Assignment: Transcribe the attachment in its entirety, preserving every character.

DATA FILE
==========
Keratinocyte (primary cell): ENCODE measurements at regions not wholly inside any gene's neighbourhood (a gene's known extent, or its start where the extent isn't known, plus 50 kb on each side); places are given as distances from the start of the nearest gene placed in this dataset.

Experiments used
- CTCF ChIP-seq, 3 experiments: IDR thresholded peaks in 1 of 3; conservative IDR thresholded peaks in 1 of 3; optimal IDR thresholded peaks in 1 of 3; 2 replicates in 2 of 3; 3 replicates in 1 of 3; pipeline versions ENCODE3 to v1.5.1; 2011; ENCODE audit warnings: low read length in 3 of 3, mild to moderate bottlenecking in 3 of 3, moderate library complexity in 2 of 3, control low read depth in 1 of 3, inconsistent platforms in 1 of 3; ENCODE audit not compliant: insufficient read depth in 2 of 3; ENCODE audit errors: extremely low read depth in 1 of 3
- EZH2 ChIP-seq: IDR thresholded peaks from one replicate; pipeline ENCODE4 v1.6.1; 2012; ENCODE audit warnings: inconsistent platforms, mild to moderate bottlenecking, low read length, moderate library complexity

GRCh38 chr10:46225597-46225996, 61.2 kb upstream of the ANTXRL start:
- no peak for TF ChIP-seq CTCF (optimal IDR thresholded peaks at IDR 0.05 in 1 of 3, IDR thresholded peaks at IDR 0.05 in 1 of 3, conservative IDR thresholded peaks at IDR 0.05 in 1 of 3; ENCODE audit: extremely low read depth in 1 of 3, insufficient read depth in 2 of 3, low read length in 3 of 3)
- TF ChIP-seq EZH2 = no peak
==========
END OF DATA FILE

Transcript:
Keratinocyte (primary cell): ENCODE measurements at regions not wholly inside any gene's neighbourhood (a gene's known extent, or its start where the extent isn't known, plus 50 kb on each side); places are given as distances from the start of the nearest gene placed in this dataset.

Experiments used
- CTCF ChIP-seq, 3 experiments: IDR thresholded peaks in 1 of 3; conservative IDR thresholded peaks in 1 of 3; optimal IDR thresholded peaks in 1 of 3; 2 replicates in 2 of 3; 3 replicates in 1 of 3; pipeline versions ENCODE3 to v1.5.1; 2011; ENCODE audit warnings: low read length in 3 of 3, mild to moderate bottlenecking in 3 of 3, moderate library complexity in 2 of 3, control low read depth in 1 of 3, inconsistent platforms in 1 of 3; ENCODE audit not compliant: insufficient read depth in 2 of 3; ENCODE audit errors: extremely low read depth in 1 of 3
- EZH2 ChIP-seq: IDR thresholded peaks from one replicate; pipeline ENCODE4 v1.6.1; 2012; ENCODE audit warnings: inconsistent platforms, mild to moderate bottlenecking, low read length, moderate library complexity

GRCh38 chr10:46225597-46225996, 61.2 kb upstream of the ANTXRL start:
- no peak for TF ChIP-seq CTCF (optimal IDR thresholded peaks at IDR 0.05 in 1 of 3, IDR thresholded peaks at IDR 0.05 in 1 of 3, conservative IDR thresholded peaks at IDR 0.05 in 1 of 3; ENCODE audit: extremely low read depth in 1 of 3, insufficient read depth in 2 of 3, low read length in 3 of 3)
- TF ChIP-seq EZH2 = no peak